How Much Does a Blood Pressure Monitor Cost?


Written by:  Howmuchisit.org Staff
Last Updated:  August 13, 2018

According to TheBloodPressureCenter.com, a website which provides information and reviews on many different types and brands of blood pressure monitors, “high blood pressure is a major problem today and the biggest difficulty with this serious and often life-threatening condition is that it rarely displays any symptoms at all.”  People who have been diagnosed with chronic high blood pressure must regulate this blood pressure on a daily basis.  For this reason, at-home monitoring machines are available.

Telehealth pack - blood pressure monitor by Tunstall Telehealthcare, on Flickr
Telehealth pack – blood pressure monitor” (CC BY 2.0) by  Tunstall Telehealthcare

How much does a blood pressure monitor cost?

Blood pressure monitors that are manual, meaning that they have a pressure dial that you read while hand-pumping the monitor, can cost anywhere from $20-$50.  For example, LifeSource sells a manual blood pressure monitor for $22.

Blood pressure monitors that are automatic can cost between $40-$100 depending on the features of the machine.  An automatic blood pressure monitor regulates the pressure itself and then displays the results on a digital screen.  Some machines can even store your past results for future reference.  Others are capable of connecting to your computer for printouts and updates.  The Omrom HEM-780 is a great example of an automatic blood pressure monitor.

Some blood pressure monitors can be used around your wrist rather than a cuff around your upper arm.  These types of monitors will cost $20-$70 depending on the brand and features.  Most wrist monitors have an automatic display;  however;  they are not always as accurate as the upper-arm monitors.  An example of a wrist monitor is shown in the Oregon Scientific Talking Monitor which can be purchased for about $45.

Besides the wrist, other blood pressure monitors can also be used via your finger.  A finger blood pressure monitor can cost anywhere from $20 to $75.   Advanced blood pressure monitors that are cuffless can cost upwards of $150.

Brand or TypePrice Range
CVS Blood Pressure Monitor$18 to $180
ihealth Blood Pressure Monitor$30 to $100
Manual Blood Pressure Cuff$10 to $33
Microlife Blood Pressure Monitor$30 to $62
Omron Blood Pressure Monitor$30 to $65
Relion Blood Pressure Monitor$15 to $50
Veridian Blood Pressure Monitor$20 to $40
Walgreens Blood Pressure Monitor$10 to $106
Walmart Blood Pressure Monitor$14 to $65
Withings Wireless Blood Pressure Monitor$66 to $100
Wrist Blood Pressure Monitor$17 to $60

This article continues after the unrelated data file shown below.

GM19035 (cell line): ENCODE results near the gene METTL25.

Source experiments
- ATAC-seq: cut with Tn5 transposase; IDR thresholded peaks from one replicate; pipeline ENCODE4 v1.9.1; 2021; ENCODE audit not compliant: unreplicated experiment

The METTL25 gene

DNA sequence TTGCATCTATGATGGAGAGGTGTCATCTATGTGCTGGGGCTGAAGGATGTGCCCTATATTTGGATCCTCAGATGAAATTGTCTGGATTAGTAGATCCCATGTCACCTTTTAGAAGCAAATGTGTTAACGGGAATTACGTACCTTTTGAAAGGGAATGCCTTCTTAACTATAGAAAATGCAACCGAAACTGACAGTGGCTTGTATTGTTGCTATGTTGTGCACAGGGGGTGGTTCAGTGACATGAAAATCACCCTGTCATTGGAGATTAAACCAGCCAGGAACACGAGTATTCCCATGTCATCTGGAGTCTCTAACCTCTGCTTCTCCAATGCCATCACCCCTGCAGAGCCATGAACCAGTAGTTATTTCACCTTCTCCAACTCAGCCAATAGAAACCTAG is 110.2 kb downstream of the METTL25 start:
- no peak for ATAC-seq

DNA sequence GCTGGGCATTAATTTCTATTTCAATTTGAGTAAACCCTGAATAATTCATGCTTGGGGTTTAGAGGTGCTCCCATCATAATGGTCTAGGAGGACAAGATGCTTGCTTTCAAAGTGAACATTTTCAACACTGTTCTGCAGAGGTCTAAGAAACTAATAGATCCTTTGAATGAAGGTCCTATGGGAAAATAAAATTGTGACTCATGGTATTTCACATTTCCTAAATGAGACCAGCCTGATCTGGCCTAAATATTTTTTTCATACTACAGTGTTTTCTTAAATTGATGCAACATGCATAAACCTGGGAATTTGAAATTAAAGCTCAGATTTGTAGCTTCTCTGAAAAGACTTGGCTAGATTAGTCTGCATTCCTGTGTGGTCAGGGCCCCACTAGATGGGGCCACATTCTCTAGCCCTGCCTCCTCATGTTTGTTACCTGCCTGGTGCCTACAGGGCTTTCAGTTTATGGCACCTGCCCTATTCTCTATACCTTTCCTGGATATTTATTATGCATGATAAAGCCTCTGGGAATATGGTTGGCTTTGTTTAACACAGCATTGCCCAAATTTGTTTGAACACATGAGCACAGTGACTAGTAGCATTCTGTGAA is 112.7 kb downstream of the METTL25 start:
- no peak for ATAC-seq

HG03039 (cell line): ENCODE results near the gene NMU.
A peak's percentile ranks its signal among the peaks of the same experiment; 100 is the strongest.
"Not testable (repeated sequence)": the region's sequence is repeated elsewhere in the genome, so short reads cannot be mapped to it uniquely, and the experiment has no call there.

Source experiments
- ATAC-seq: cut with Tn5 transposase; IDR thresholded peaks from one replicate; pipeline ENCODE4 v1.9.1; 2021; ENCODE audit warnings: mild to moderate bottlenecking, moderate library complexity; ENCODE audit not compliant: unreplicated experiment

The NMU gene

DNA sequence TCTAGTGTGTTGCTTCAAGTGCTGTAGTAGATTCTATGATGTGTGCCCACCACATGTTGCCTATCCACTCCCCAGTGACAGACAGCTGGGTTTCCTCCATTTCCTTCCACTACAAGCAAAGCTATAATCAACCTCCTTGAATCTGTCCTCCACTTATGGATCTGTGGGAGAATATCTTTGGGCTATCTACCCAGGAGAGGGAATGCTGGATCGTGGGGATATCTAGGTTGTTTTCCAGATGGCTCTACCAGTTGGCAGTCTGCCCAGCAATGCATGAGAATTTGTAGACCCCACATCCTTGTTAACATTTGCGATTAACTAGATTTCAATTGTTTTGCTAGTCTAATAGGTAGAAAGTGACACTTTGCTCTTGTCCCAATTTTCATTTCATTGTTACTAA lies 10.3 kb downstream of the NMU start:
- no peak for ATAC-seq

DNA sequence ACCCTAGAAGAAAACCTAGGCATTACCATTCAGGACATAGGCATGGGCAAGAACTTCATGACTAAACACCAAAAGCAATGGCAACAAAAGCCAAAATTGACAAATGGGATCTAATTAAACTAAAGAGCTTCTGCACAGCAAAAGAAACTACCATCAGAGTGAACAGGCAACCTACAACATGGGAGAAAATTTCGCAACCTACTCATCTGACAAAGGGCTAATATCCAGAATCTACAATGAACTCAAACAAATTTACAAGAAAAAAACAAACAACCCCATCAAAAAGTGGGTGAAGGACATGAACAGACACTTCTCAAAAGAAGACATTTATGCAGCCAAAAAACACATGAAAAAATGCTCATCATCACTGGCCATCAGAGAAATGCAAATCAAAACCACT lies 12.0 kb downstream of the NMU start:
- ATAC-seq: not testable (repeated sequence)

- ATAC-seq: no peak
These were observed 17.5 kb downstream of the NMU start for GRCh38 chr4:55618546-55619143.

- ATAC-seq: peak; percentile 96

Wristech Blood Pressure Monitor$15 to $48



Blood pressure monitor overview

Manual blood pressure monitors will come with a standard adult-sized arm cuff and a system that shows the blood pressure reading.  This can be as simple as a manual reading or digital display.

These monitors can be purchased at just about any local pharmacy or medical equipment retailer.  You won’t need a prescription to purchase one.

All blood pressure monitors will come with instructions for use and interpretation of results.

Most companies offer a warranty with the monitor, usually three to five years.

What are the extra costs?

Most automatic monitors will need a battery replacement.  The cost and frequency depends on the type of battery and how often the monitor gets used.

If you need a child-sized cuff or a larger adult cuff, this can cost an additional $5-$20.

According to heart.org, choose a monitor that has been tested, validated and approved by the Association for the Advancement of Medical Instrumentation, the British Hypertension Society and the International Protocol for the Validation of Automated BP Measuring Devices.

Top brands to consider:

Lifesource

Microlife

Omron

Panasonic

ReliOn

Best-selling blood pressure monitors

Tips to know:

Find a quiet place to take your blood pressure.  This will allow you to hear your heartbeat.

Always make sure that you’re in a relaxed and quiet state.  Also, make sure that you have an empty bladder.  Believe it or not but a full bladder can affect the reading.

Try to wrap the blood pressure monitor directly against the skin.  If there is any clothing in the way, you’ll want to set it aside.

Always sit up straight.  If you have to, be sure to breathe and relax for a few minutes before having your pressure checked.

Try to test it for accuracy before using it.  This can often be done at the local doctor’s office or validated through the manufacturer.

According to doctors, you should be able to place one finger inside the cuff when it’s deflated.  Refer to the packaging to see the size guidelines.

How can I save money?

Used blood pressure monitors can be found through services such as Amazon and eBay.

Consumersearch.com provides reviews and suggestions for your blood pressure monitor needs.

If you’re just curious on what your blood pressure is currently at, most pharmacies have blood pressure monitors right in their lobbies.  Consider using one of these systems to get a reading.  If there are ever any questions, be sure to consult with a professional doctor.


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